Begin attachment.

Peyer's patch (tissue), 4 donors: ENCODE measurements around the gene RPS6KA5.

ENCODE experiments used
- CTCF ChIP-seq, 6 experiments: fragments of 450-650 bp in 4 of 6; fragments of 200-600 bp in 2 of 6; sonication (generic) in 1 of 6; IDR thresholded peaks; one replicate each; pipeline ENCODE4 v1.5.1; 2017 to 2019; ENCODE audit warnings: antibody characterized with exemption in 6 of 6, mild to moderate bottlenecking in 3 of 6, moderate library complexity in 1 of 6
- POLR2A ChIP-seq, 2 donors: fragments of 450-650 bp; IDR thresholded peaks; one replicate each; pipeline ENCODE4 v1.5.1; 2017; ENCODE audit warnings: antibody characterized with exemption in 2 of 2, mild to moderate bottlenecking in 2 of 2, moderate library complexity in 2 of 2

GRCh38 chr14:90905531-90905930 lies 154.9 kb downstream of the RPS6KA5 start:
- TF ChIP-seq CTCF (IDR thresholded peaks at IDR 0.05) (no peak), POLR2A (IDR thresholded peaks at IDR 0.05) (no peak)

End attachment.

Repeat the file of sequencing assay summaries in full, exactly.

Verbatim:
Peyer's patch (tissue), 4 donors: ENCODE measurements around the gene RPS6KA5.

ENCODE experiments used
- CTCF ChIP-seq, 6 experiments: fragments of 450-650 bp in 4 of 6; fragments of 200-600 bp in 2 of 6; sonication (generic) in 1 of 6; IDR thresholded peaks; one replicate each; pipeline ENCODE4 v1.5.1; 2017 to 2019; ENCODE audit warnings: antibody characterized with exemption in 6 of 6, mild to moderate bottlenecking in 3 of 6, moderate library complexity in 1 of 6
- POLR2A ChIP-seq, 2 donors: fragments of 450-650 bp; IDR thresholded peaks; one replicate each; pipeline ENCODE4 v1.5.1; 2017; ENCODE audit warnings: antibody characterized with exemption in 2 of 2, mild to moderate bottlenecking in 2 of 2, moderate library complexity in 2 of 2

GRCh38 chr14:90905531-90905930 lies 154.9 kb downstream of the RPS6KA5 start:
- TF ChIP-seq CTCF (IDR thresholded peaks at IDR 0.05) (no peak), POLR2A (IDR thresholded peaks at IDR 0.05) (no peak)